Edith May Norris was born in Barnsley, Yorkshire, and is part of a strong northern English component to the extended family. To explore this family line takes one over to the area around Huddersfield, to the beating heart of the Yorkshire wollen industry and the industrial revolution of the late 18th and early 19th century and the rural sheep-rearing and trading economy that existed for centuries before then. This family line takes us back to at least the early 16th century.
A link with drink
Drink was a major part of the Victorian working class life, and the drink trade acquired a major prominence. The Norris branch seem to have a strong link with the hospitality industry generally, and in industrial Yorkshire this would have had a close connection with the hardships of working life. Her mother, Mary Bradley had married Stephen Norris (see Norris paternal line) in 1878 in Stretford, Lancashire, but her family was from the Huddersfield area. Her father, Edward Bradley, born in 1814 in Huddersfield, was by 1853 a “tea dealer and retailer of beer” in Peel St., Barnsley. As publicans, innkeepers and retailers of beer are a theme in this branch of the family, the interested reader can learn a bit more about the drink trade, and its abuse, in the West Riding of Yorkshire in this article but one can see at least levels in the trade, from hotels at top end, through inns, to beer house and beer retail at the lower end, of which Edward would have been a part. It did of course become a target for campaigners, since the Temperance Movement in favour of abstinence from drink was also a major force in the region, increasingly linked to the Liberal Party and opposed by the brewery businesses who were not surprisingly Conservative. However, after the 1830 Beerhouse Act had given a much greater freedom for all sorts of people to set up a business, and perhaps Edward Bradley was part of this trend. Drunkenness was a prevalent characteristic of industrial areas, and Barnsley was a centre for coal mining as well as linen. By near the end of his life, Edward had however perhaps progressed into being a “Brewery Agent”.
Huddersfield and the woollen industry
His wife, Mary Vevers, was also from Huddersfield, her father, Thomas Vevers (1782-1843), being a wool stapler. With Thomas Vevers we get a glimpse into the industrial revolution of this period, of which Yorkshire was a major part.
The West Riding of Yorkshire by the early 19th century became the main centre of the traditional staple industry of English wool. In the Middle Ages it had been England’s main export, a highly prized form of wool, from centres in East Anglia, the Cotswolds and Yorkshire. With the Industrial Revolution, wool manufacture in the West Riding became predominant, since it was able to take advantage of water power from the rivers of the Pennine Hills and later coal from the nearby coal mines. Until then, the traditional format was that raw wool would be collected from the sheep farms of the Pennine Hills by a wool stapler or dealer in wool, such as Thomas, and taken to spinners to spin the thread from which the cloth could be made. Spinning and the later stage, weaving were cottage industries and the buildings of the pre-industrial era often contained a floor where light would be more plentiful for weavers. This process was to be transformed by mechanisation, first of spinning and then weaving with the advent of the power loom, the latter invented by Edmund Cartwright in 1785 and improved and steam-powered by the 1820’s, and it destroyed the old cottage industries.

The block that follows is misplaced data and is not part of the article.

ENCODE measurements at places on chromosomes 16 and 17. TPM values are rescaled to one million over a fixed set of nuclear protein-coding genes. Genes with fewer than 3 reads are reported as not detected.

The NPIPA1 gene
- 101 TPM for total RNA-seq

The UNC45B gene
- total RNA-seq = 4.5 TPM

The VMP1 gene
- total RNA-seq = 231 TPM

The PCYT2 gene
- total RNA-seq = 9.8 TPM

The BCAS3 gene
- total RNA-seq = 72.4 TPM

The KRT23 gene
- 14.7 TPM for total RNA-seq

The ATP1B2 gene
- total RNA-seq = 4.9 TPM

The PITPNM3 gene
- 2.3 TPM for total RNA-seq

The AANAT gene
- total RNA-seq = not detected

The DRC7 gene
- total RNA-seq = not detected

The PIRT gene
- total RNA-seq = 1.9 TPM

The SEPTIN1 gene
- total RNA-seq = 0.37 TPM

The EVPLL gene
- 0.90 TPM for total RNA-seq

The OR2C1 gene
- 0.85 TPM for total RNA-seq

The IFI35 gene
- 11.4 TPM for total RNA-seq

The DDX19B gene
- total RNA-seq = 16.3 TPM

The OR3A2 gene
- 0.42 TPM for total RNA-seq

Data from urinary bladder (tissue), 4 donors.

This was the period in which Thomas was living and working, based in the village of Dalton, then just outside Huddersfield and in the parish of Kirkheaton. He is listed in the “History, Directory & Gazeteer, of the County of York” in 1822. Huddersfield, like other centres such as Bradford, Halifax and Leeds, were rapidly expanding in size and number of factories. Huddersfield was particularly known for worsted cloth used for suits worldwide, and for fancy cloths. Near to Dalton was Bradley Mills, which was apparently a target for Luddites, who were opposed to the mechanisation which was destroying their livelihoods and engaged in machine breaking. Staplers like Thomas were important middlemen who helped stimulate the new industry with an expertise in the trade and finance on which manufacture depended. Many were very wealthy.
Thomas’s grave is to be found in St John’s Church, Kirkheaton, and here is a family tombstone that includes Thomas.
This is what is written:
“Sacred To the memory of Hannah Kilner Vevers who departed this life the14th of March 1827 in the 23rd year of her age……Also Elizabeth Vevers Mother of the aforesaid and wife of Thomas Vevers of Mould Green Dalton whodeparted this life November 20th 1837 in the 58th year of her age Also the above named Thomas Vevers who departed this life on the 19th day of May 1843 aged 65 years Also of Edward Vevers son of the above named Thomas and Elizabeth Vevers who departed this life February 17th 1848aged 35 years”
Thomas married Elizabeth Kilner, and thus married into an old local family, the Kilners, that take us back to the 16th century and is the subject of a separate page about the Kilners.